14 InDesign Features Sitting in Your CD Case

August 19, 2004 - 2:00am ||| 0 Comments | Add new

InDesign CS users, did you ever wish ID could create crop marks around a selection? Export all the stories in a document to text files with one click? Do Illustrator effects like Punk, Bloat and Twirl? Fill a frame with a bunch of shapes, all randomly sized, filled, stroked and rotated? Clean up a text file? Automatically add ruler guides around the edges and center point of a frame? Change an ellipse to a rectangle and vice versa?

No need to file a feature request, it already can do all these things, and a few more. Just open InDesign's Scripts palette (Window -> Scripting -> Scripts) and double-click the script that provides the feature.

I'll wait while you check it out …

Back so soon? I knew it. Betcha your Scripts palette is empty. Most ID users' Scripts palettes are, in my experience.

Although these free scripts (fourteen total) are included with the purchase of InDesign, they don't get installed by default. You have to install them yourself from the installation CD. The good news is that it's easy to do so, and you don't have to quit InDesign first or anything.

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Add the Scripts
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1. Find the InDesign CS installation CD. If you bought the Creative Suite (multiple CDs), ignore the Install CDs, and look for one called Resources and Extras that came with the set.

2. Load the CD and look for a folder called Adobe Technical Info. Inside there you should find this folder path (the path may be slightly different depending on which CD you've got): InDesign CS -> Scripting -> Adobe Sample Scripts -> JavaScript -> a bunch of JavaScript files all ending in ".js".
Depending on your platform, you'll also see a folder containing the same scripts specific to Windows (VB Script) or Macintosh (AppleScript). The JavaScript ones are cross-platform, so I'll use them for this example. In the end they work the same.

3. Select all the JavaScript files on the CD, then right-click (or Control-click) and choose Copy.

4. In the Finder or Windows Explorer, navigate to your Adobe InDesign CS program folder, the one that's installed on your hard drive. Open that up, and open the Presets folder inside. You should see a folder called Scripts, but if it's not there, go ahead and create one. Open the Scripts folder, right-click/Control-click, and choose Paste to copy the scripts into it.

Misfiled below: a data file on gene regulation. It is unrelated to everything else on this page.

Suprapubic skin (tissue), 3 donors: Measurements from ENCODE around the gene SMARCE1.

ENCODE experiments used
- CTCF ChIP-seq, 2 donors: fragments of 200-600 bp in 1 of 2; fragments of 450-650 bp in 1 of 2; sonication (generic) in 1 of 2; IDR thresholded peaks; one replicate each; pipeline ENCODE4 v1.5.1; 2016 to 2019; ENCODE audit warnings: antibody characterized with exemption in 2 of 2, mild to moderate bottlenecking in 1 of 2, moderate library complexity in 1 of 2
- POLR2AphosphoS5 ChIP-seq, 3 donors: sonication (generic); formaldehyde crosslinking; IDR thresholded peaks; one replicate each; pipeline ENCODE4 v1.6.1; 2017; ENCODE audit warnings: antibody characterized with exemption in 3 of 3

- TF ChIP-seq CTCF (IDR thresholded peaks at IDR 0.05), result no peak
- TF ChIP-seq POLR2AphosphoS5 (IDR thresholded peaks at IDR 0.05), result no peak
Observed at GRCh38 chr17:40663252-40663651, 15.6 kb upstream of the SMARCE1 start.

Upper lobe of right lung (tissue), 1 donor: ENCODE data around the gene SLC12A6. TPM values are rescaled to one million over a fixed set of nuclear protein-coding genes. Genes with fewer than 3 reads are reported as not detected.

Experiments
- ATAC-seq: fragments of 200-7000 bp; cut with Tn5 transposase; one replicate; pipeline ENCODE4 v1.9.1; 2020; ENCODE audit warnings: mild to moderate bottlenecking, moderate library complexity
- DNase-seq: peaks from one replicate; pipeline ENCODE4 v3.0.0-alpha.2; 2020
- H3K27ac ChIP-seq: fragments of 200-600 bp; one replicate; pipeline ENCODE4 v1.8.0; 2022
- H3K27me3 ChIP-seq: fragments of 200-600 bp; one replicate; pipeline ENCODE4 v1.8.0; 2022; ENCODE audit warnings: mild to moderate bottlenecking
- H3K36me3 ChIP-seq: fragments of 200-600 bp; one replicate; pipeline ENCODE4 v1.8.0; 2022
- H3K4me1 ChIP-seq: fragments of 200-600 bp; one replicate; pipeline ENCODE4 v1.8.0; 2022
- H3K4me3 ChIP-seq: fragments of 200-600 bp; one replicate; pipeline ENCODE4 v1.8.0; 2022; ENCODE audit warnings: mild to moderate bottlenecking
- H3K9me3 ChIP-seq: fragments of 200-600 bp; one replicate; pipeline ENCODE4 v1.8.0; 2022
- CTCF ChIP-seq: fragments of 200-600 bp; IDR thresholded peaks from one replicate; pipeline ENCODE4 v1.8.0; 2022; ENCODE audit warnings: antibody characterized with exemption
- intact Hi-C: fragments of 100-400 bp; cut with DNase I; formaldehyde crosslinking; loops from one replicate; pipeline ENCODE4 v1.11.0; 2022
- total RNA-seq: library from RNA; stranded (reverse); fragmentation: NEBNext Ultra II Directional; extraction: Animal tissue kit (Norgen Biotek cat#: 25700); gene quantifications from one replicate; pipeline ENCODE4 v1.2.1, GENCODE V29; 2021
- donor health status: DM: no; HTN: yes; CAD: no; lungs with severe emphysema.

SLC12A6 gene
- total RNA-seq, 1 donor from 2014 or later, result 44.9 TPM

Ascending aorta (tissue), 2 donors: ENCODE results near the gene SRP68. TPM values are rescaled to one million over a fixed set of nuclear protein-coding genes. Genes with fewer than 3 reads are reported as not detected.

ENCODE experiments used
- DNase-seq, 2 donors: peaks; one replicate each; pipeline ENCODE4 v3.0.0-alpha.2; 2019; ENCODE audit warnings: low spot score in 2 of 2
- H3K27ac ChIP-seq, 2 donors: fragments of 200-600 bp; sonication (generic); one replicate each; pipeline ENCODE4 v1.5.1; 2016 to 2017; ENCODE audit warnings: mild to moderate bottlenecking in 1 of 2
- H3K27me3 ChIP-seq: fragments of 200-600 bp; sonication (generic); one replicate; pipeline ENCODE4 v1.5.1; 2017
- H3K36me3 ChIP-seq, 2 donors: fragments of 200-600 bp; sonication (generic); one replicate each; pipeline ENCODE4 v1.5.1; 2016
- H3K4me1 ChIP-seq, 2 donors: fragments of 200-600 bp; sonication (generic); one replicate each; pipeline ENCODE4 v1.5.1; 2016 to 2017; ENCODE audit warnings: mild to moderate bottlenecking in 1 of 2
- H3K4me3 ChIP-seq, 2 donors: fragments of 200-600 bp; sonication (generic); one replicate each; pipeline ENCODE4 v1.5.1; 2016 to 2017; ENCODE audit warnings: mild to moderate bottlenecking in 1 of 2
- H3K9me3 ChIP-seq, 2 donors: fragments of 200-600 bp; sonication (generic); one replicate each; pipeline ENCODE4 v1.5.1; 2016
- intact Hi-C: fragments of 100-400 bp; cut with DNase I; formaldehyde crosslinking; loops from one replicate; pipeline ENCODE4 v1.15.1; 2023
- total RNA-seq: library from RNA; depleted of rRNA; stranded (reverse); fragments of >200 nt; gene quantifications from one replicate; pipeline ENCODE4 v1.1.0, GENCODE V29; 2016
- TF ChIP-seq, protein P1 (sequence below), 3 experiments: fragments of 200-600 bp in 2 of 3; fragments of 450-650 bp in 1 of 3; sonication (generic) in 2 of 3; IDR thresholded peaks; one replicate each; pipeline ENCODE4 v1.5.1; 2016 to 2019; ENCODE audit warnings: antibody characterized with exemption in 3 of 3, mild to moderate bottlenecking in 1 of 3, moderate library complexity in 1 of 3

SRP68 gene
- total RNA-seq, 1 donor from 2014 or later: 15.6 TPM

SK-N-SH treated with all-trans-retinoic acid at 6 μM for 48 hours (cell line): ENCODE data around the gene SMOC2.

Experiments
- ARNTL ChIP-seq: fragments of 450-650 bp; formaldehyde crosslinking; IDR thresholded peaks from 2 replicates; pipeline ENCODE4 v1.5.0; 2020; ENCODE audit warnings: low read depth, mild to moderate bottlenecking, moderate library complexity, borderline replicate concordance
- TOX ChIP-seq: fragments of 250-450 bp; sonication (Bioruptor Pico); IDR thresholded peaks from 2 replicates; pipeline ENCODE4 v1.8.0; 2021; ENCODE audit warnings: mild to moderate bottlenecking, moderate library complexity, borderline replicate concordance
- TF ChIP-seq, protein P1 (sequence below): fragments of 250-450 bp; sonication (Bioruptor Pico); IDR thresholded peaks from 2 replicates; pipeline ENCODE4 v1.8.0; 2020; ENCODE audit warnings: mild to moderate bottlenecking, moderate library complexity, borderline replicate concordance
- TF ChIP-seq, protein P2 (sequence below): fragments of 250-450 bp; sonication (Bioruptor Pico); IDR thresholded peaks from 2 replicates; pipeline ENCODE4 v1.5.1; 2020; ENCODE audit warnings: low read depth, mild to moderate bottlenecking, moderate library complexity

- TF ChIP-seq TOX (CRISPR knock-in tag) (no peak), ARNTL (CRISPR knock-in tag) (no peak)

Now, check your Scripts palette in InDesign again. Voila! There they be.

You'll have to experiment with how they work — try selecting something and double-clicking a script in the palette to see what sort of dialog box opens up. Adobe included very little documentation for end users. It appears they exist more for teaching purposes, as "proofs of concept" for people who want to learn how to script InDesign. But they work perfectly fine, even if you're not interested in that.

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Oh, But I AM Interested in That
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If you look on the CD in the Scripting folder, you'll find a monstrous document, InDesign CS Scripting Guide.pdf (1800 and some pages!) to help you out. Copy it over to your hard drive.

Don't freak out at the size, it's that large mainly because it covers much of the same material three times over: Scripting InDesign with AppleScript, with VBScript, and with JavaScript. The author of the guide is Olav Martin Kvern, Adobe staffer/wizard who's the co-author of Real World InDesign CS (which also does a great job of covering scripting), among many other books. Be glad Olav wrote it, that means the Scripting Guide is understandable to "normal" people, non-scripters like you and me.

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Must Have More
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Many more InDesign scripts, most of them free as well, can be downloaded from Adobe Studio:
http://share.studio.adobe.com/axBrowseSubmit.asp?t=54

I found a great one there that exports a series of single-page PDFs from a multiple page ID document.

If you have questions about the scripts, or want to try rolling some of your own, the very best resource is the InDesign Scripting forum (combined Mac and Windows) on Adobe's web site:
http://www.adobeforums.com/cgi-bin/webx?14@@.eea52bc

Olav hangs out there, as do many other scripting gurus, and they're generous with their time and expertise. Pretty cool to get help from the best, for free.

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